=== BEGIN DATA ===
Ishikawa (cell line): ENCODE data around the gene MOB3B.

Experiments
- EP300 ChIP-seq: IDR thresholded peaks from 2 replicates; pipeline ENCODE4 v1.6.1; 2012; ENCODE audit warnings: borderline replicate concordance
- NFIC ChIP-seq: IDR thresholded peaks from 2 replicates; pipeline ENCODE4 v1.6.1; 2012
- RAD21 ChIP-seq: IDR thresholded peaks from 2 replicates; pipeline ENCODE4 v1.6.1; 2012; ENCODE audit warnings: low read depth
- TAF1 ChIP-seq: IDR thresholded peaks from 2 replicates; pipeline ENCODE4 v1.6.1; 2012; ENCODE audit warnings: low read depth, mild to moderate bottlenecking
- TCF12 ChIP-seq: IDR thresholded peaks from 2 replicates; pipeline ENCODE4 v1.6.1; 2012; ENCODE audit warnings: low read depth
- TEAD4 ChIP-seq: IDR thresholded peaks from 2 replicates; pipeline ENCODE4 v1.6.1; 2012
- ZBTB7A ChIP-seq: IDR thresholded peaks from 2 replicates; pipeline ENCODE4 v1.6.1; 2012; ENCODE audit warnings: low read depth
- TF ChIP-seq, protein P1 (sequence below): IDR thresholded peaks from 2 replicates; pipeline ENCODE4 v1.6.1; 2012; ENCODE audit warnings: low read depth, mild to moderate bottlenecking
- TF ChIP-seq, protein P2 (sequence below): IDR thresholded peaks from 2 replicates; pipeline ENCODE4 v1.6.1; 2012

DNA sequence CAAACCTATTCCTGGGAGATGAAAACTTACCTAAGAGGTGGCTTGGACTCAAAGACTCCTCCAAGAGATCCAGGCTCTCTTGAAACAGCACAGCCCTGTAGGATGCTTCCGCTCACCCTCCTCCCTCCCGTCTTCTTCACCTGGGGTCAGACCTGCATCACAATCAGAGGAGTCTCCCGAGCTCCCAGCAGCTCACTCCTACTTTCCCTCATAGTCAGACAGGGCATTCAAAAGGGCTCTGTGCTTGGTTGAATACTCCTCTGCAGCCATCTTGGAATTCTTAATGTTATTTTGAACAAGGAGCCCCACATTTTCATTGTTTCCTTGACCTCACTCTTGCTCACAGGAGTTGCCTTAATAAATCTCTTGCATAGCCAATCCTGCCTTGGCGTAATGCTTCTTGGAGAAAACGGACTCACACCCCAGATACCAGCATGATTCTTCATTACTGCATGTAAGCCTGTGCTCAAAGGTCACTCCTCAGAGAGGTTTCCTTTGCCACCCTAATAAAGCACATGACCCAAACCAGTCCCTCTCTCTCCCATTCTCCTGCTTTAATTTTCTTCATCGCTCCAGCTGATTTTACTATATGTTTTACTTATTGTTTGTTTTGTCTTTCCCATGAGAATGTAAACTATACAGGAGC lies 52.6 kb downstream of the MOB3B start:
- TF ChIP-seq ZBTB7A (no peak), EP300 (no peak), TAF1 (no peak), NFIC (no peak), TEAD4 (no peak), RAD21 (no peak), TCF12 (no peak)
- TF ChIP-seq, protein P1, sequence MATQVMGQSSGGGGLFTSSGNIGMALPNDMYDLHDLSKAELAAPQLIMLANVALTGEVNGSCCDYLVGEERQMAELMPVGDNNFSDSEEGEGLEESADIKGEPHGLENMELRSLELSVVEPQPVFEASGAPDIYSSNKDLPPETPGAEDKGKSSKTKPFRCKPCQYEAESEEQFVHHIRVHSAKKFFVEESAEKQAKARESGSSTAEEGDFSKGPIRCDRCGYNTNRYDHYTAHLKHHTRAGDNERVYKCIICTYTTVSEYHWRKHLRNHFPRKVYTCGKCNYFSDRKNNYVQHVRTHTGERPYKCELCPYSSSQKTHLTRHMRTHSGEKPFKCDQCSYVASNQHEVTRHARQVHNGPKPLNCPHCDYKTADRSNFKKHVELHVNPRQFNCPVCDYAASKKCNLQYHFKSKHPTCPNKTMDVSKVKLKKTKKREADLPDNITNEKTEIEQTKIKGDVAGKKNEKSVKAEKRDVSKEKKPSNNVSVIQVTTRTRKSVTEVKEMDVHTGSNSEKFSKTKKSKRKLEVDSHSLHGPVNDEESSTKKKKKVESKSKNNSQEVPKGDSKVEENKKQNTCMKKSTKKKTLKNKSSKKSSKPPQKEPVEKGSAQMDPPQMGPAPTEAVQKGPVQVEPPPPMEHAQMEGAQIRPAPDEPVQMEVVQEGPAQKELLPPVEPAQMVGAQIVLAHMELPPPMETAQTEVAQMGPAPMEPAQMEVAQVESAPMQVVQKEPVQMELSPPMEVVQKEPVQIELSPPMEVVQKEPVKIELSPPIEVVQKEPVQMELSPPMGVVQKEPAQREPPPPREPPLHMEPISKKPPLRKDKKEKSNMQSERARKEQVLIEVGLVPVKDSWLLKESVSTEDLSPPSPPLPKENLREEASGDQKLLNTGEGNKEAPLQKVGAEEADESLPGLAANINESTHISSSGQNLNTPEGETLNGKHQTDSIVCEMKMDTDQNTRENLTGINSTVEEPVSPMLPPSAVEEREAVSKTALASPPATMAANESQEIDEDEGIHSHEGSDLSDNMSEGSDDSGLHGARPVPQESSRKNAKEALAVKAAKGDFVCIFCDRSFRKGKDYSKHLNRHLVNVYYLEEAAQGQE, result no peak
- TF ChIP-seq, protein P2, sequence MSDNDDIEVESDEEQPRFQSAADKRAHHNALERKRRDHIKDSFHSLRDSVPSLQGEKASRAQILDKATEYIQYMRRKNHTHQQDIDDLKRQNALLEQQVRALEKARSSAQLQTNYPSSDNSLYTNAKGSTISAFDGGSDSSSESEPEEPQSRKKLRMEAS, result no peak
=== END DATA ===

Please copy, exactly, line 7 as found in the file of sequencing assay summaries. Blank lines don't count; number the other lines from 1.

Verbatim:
- TCF12 ChIP-seq: IDR thresholded peaks from 2 replicates; pipeline ENCODE4 v1.6.1; 2012; ENCODE audit warnings: low read depth